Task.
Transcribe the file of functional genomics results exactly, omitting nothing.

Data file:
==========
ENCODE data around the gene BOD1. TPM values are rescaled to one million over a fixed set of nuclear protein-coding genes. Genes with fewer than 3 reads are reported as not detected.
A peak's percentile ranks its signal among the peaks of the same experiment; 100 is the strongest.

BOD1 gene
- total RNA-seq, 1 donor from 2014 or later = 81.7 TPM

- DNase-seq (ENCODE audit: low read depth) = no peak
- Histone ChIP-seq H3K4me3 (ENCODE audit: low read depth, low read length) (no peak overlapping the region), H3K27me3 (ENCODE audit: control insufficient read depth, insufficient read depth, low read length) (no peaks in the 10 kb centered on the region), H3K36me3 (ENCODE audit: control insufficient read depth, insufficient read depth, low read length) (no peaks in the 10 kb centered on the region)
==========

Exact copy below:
ENCODE data around the gene BOD1. TPM values are rescaled to one million over a fixed set of nuclear protein-coding genes. Genes with fewer than 3 reads are reported as not detected.
A peak's percentile ranks its signal among the peaks of the same experiment; 100 is the strongest.

BOD1 gene
- total RNA-seq, 1 donor from 2014 or later = 81.7 TPM

- DNase-seq (ENCODE audit: low read depth) = no peak
- Histone ChIP-seq H3K4me3 (ENCODE audit: low read depth, low read length) (no peak overlapping the region), H3K27me3 (ENCODE audit: control insufficient read depth, insufficient read depth, low read length) (no peaks in the 10 kb centered on the region), H3K36me3 (ENCODE audit: control insufficient read depth, insufficient read depth, low read length) (no peaks in the 10 kb centered on the region)